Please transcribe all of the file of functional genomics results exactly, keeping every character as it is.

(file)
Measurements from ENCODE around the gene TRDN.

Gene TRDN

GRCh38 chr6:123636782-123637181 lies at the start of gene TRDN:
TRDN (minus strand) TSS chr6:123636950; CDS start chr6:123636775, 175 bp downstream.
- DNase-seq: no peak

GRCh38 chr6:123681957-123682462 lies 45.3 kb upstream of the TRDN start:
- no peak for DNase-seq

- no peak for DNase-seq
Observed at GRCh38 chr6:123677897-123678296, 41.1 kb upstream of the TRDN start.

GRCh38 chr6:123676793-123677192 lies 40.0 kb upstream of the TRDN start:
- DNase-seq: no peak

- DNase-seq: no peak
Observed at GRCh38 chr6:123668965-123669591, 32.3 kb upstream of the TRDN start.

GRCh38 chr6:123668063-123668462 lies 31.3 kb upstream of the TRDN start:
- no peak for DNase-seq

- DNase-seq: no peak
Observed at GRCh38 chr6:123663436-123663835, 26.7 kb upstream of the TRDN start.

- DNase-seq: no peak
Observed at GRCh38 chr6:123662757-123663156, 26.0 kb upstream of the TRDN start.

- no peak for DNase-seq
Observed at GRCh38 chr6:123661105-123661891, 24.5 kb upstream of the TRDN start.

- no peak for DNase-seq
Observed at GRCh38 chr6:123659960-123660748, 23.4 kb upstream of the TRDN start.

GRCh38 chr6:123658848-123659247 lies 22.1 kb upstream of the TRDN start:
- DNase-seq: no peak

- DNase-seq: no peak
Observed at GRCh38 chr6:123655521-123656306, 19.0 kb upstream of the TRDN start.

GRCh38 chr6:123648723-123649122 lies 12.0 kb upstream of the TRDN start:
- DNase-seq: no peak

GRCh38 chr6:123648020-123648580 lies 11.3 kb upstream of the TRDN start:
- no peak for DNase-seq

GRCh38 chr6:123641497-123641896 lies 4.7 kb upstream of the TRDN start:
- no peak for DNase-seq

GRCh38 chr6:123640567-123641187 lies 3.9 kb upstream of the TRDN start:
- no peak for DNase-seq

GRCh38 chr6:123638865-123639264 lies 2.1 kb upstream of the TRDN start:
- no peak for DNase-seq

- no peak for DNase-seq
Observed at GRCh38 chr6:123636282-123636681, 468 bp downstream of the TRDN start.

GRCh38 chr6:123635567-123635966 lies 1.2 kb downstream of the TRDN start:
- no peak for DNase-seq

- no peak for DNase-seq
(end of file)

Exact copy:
Measurements from ENCODE around the gene TRDN.

Gene TRDN

GRCh38 chr6:123636782-123637181 lies at the start of gene TRDN:
TRDN (minus strand) TSS chr6:123636950; CDS start chr6:123636775, 175 bp downstream.
- DNase-seq: no peak

GRCh38 chr6:123681957-123682462 lies 45.3 kb upstream of the TRDN start:
- no peak for DNase-seq

- no peak for DNase-seq
Observed at GRCh38 chr6:123677897-123678296, 41.1 kb upstream of the TRDN start.

GRCh38 chr6:123676793-123677192 lies 40.0 kb upstream of the TRDN start:
- DNase-seq: no peak

- DNase-seq: no peak
Observed at GRCh38 chr6:123668965-123669591, 32.3 kb upstream of the TRDN start.

GRCh38 chr6:123668063-123668462 lies 31.3 kb upstream of the TRDN start:
- no peak for DNase-seq

- DNase-seq: no peak
Observed at GRCh38 chr6:123663436-123663835, 26.7 kb upstream of the TRDN start.

- DNase-seq: no peak
Observed at GRCh38 chr6:123662757-123663156, 26.0 kb upstream of the TRDN start.

- no peak for DNase-seq
Observed at GRCh38 chr6:123661105-123661891, 24.5 kb upstream of the TRDN start.

- no peak for DNase-seq
Observed at GRCh38 chr6:123659960-123660748, 23.4 kb upstream of the TRDN start.

GRCh38 chr6:123658848-123659247 lies 22.1 kb upstream of the TRDN start:
- DNase-seq: no peak

- DNase-seq: no peak
Observed at GRCh38 chr6:123655521-123656306, 19.0 kb upstream of the TRDN start.

GRCh38 chr6:123648723-123649122 lies 12.0 kb upstream of the TRDN start:
- DNase-seq: no peak

GRCh38 chr6:123648020-123648580 lies 11.3 kb upstream of the TRDN start:
- no peak for DNase-seq

GRCh38 chr6:123641497-123641896 lies 4.7 kb upstream of the TRDN start:
- no peak for DNase-seq

GRCh38 chr6:123640567-123641187 lies 3.9 kb upstream of the TRDN start:
- no peak for DNase-seq

GRCh38 chr6:123638865-123639264 lies 2.1 kb upstream of the TRDN start:
- no peak for DNase-seq

- no peak for DNase-seq
Observed at GRCh38 chr6:123636282-123636681, 468 bp downstream of the TRDN start.

GRCh38 chr6:123635567-123635966 lies 1.2 kb downstream of the TRDN start:
- no peak for DNase-seq

- no peak for DNase-seq